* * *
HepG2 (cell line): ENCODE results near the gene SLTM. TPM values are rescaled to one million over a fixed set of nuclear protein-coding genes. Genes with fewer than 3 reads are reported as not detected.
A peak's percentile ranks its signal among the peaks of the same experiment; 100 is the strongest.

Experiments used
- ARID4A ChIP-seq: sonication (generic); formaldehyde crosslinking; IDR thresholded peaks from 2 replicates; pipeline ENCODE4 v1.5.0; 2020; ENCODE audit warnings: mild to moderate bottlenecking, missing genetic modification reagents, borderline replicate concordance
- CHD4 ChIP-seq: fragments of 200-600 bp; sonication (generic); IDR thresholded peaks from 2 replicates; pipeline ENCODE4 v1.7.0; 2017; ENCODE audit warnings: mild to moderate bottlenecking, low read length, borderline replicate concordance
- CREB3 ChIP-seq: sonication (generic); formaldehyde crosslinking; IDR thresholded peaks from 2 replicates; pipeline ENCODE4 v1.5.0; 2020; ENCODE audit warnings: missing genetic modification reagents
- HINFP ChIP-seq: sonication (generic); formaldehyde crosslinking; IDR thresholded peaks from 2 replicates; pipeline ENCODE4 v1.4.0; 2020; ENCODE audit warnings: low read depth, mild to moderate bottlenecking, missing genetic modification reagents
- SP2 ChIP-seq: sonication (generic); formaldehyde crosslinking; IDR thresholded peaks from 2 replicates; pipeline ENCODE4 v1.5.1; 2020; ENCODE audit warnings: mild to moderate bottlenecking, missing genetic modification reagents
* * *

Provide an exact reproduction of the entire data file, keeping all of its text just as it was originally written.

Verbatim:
HepG2 (cell line): ENCODE results near the gene SLTM. TPM values are rescaled to one million over a fixed set of nuclear protein-coding genes. Genes with fewer than 3 reads are reported as not detected.
A peak's percentile ranks its signal among the peaks of the same experiment; 100 is the strongest.

Experiments used
- ARID4A ChIP-seq: sonication (generic); formaldehyde crosslinking; IDR thresholded peaks from 2 replicates; pipeline ENCODE4 v1.5.0; 2020; ENCODE audit warnings: mild to moderate bottlenecking, missing genetic modification reagents, borderline replicate concordance
- CHD4 ChIP-seq: fragments of 200-600 bp; sonication (generic); IDR thresholded peaks from 2 replicates; pipeline ENCODE4 v1.7.0; 2017; ENCODE audit warnings: mild to moderate bottlenecking, low read length, borderline replicate concordance
- CREB3 ChIP-seq: sonication (generic); formaldehyde crosslinking; IDR thresholded peaks from 2 replicates; pipeline ENCODE4 v1.5.0; 2020; ENCODE audit warnings: missing genetic modification reagents
- HINFP ChIP-seq: sonication (generic); formaldehyde crosslinking; IDR thresholded peaks from 2 replicates; pipeline ENCODE4 v1.4.0; 2020; ENCODE audit warnings: low read depth, mild to moderate bottlenecking, missing genetic modification reagents
- SP2 ChIP-seq: sonication (generic); formaldehyde crosslinking; IDR thresholded peaks from 2 replicates; pipeline ENCODE4 v1.5.1; 2020; ENCODE audit warnings: mild to moderate bottlenecking, missing genetic modification reagents